May 21, 2016 // Comments are off for this post.

Beijing policeman pulls off eight-hour plank world record

Planks have become increasingly popular in the world of exercise and rehab.  “How much you bench?” is now replaced with “how long you plank?”.

For the first time ever a highly regarded spinal surgeon specifically prescribed “Plank exercise” for a patient with severe and chronic back pain.

Are Planks the greatest exercise for trunk stability and controlling back pain?

What determines the quality and therefore benefit of a plank exercise.  Position? (I would say so), muscle recruitment patterns? (absolutely), Duration (not so much!)

Huge kudos to Mao Weidong.  He displayed remarkable strength, endurance and mental focus.  Back pain?

May 9, 2016 // Comments are off for this post.

Excel’s John Petrizzo lifts 1,380 pounds

John Petrizzo DPT competed in the National “Starting Strength Challenge” which was held in gyms all across the country over the weekend of 4/23-4/24.  John hoisted some amazing numbers (600 deadlift, 525 squat, 255 overhead press) and  came in 9th overall out of a of 96 men who competed nationally.  We could not be more proud of him.  As a Doctor of Physical Therapy and Starting Strength Coach John not only talks the talk but clearly walks the walk. However, most impressive is his passion and never ending generosity in sharing his knowledge and wisdom with our clients who want to excel in strength.


March 30, 2016 // Comments are off for this post.

Golf Injuries and Fitness

The spring season is upon us.  To be sure that you enjoy a progressive and injury free season, Excel strongly recommends that you get your body ready.   What do Tiger Woods, Jack Nicklaus, Fred Couples and Davis Love III have in common, besides the ability to hit a golf ball farther than most mortal men? All have missed significant time during their playing careers because of lower back pain. And they’re not alone.   Approximately one third of professional golfers and one half of recreational golfers suffer from lower back pain.

According to Dr. Vijay Vad at Hospital for Special Surgery studies have shown that those golfers who did suffer from lower back pain had substantially less mobility in their lead hip (which is the left hip for a right-handed golfer and the opposite for the southpaw) than those players with healthy backs. Repetitive stresses placed on the joints in the lower back, due to a lack of internal rotation in the lead hip after impact with the golf ball–or during the deceleration phase of the swing–was the primary cause of back trouble.

Lower back injuries are very common this time of year, when many recreational golfers are breaking out their clubs for the first time in months. A weak, deconditioned core–the muscles and tendons that make up the midsection of the body, including the hips, “glutes,” hamstrings and abdominals–is a contributing factor. Most people just aren’t physically ready to play 18 holes of golf right out of the gate; therefore they are more susceptible to injuries. It also doesn’t help that the vast majority of recreational golfers sit behind a desk for 8 to 10 hours a day.  This creates shortened hip flexor muscles, leading to more back pain in golfers.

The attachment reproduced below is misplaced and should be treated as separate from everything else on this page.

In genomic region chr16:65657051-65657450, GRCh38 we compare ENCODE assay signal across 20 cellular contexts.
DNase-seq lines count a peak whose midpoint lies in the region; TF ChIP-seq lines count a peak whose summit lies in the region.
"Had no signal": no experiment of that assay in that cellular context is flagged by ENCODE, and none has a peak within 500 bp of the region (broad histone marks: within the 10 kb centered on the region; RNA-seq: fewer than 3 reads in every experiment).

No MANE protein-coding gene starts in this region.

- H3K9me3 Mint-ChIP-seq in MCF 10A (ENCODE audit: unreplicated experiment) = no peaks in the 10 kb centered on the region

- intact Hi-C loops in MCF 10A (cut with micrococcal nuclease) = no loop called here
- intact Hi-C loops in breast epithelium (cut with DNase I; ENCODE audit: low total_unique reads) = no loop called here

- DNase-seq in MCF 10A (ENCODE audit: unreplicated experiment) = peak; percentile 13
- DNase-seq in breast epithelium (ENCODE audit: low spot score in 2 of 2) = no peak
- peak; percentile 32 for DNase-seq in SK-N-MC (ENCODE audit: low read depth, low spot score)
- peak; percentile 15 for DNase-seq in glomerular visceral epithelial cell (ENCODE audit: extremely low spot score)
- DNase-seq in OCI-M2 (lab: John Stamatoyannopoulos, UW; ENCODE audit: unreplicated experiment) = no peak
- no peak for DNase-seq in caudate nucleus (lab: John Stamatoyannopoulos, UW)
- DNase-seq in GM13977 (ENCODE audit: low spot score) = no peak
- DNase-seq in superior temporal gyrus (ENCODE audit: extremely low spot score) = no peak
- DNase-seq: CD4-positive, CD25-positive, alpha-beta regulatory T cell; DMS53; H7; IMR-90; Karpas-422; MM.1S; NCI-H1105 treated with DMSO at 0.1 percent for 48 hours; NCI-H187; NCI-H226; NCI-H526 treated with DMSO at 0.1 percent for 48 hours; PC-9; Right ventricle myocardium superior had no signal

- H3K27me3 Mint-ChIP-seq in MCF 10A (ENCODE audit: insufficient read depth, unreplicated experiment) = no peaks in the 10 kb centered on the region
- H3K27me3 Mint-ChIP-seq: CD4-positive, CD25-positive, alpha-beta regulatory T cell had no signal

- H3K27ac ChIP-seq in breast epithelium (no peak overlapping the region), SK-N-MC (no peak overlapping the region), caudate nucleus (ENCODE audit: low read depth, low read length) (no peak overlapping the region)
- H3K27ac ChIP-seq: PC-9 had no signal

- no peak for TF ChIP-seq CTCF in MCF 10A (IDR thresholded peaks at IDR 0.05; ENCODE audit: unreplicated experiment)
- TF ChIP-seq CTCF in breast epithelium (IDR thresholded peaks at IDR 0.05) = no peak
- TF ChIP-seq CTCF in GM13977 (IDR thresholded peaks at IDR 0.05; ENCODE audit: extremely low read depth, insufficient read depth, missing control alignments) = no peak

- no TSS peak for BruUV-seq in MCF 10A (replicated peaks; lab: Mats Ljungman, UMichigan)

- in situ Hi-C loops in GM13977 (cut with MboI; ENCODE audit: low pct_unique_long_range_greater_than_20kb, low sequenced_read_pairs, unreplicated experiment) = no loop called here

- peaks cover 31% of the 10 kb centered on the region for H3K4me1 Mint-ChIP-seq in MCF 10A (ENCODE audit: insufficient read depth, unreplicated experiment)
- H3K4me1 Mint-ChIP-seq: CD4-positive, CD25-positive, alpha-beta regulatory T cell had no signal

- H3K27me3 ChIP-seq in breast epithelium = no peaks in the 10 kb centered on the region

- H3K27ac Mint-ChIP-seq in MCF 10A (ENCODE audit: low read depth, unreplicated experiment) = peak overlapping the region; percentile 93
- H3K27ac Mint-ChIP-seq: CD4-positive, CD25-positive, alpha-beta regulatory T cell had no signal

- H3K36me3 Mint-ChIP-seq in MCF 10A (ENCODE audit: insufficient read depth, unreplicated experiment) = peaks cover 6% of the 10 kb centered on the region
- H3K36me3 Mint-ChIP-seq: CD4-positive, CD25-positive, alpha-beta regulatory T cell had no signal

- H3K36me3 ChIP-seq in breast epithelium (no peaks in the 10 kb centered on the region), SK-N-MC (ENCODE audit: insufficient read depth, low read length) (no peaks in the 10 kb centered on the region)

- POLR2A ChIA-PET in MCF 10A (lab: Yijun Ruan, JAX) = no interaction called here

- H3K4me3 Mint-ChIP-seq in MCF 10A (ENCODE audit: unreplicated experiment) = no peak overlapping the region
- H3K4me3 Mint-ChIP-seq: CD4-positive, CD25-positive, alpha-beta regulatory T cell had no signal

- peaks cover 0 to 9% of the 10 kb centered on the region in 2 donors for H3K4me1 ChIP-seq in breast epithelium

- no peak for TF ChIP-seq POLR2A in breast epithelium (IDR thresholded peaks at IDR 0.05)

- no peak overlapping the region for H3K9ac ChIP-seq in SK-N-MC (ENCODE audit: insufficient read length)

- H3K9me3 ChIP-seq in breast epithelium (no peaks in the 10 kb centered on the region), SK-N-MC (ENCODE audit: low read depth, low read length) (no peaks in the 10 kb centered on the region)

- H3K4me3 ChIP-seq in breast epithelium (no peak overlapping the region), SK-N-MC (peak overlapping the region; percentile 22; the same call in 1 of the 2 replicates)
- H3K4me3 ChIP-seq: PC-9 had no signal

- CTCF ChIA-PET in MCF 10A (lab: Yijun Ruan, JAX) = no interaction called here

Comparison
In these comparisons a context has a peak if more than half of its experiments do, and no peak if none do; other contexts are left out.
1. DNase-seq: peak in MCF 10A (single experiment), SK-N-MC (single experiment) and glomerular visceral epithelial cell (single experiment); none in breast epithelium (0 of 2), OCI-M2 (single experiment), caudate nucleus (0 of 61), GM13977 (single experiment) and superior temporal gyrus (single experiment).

Other common golf-related injuries include those to the wrists, elbows, and shoulders.  Pre-season golf conditioning can prevent these injuries and also serves as a performance enhancement tool during the season for more yards on drives.


The first step toward injury prevention is a thorough physical competency assessment.  The Golf Physical Competency Assessment (GPCA) establishes a starting point for training. Trunk, shoulder and hip mobility; Core, lower and upper extremity strength; Muscular flexibility; Balance.  Have you paid any attention to these physical attributes during this past long winter?

The GPCA will assess muscular flexibility; spinal, hip and shoulder mobility; core, upper and lower extremity strength and overall balance.  The results of the GPCA will identify areas of strength and weakness, deficiencies and limitations and therefore allow for the development of individually prescribed exercise routines.

March 19, 2016 // Comments are off for this post.

Excel Exhibits at Tri-Athlete Convention

I had a fantastic time at the first annual NY TRI EXPO at Citifield on March 19th. The venue was packed with multisport athletes from newbie to pro. John Petrizzo, DPT and I were there to represent Excel PT & Workout.

We spoke to countless athletes (and their supporters) about injury prevention, the importance of strength, flexibility and recovery body work. I spoke on a panel alongside other great professionals for a more in-depth discussion of injury prevention for the triathlete.

I enjoyed seeing many of my racing colleagues in a non-competitive environment. We are all friends trying to do our best when the gun goes off at the swim.

I was so happy to see Matt Long, author of The Long Run, an inspirational true story about Matt’s life. We all have something to learn from Matt and the IWill Foundation.

If I helped a few athletes have a better season then it was a huge success. Thanks to Hilary Topper and HJMT for putting this great event together.